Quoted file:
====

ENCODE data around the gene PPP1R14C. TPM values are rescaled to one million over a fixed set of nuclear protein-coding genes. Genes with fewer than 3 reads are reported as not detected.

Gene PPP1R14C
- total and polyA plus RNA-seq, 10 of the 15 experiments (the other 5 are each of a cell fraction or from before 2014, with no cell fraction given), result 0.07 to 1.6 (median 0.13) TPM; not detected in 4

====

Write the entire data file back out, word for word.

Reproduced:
ENCODE data around the gene PPP1R14C. TPM values are rescaled to one million over a fixed set of nuclear protein-coding genes. Genes with fewer than 3 reads are reported as not detected.

Gene PPP1R14C
- total and polyA plus RNA-seq, 10 of the 15 experiments (the other 5 are each of a cell fraction or from before 2014, with no cell fraction given), result 0.07 to 1.6 (median 0.13) TPM; not detected in 4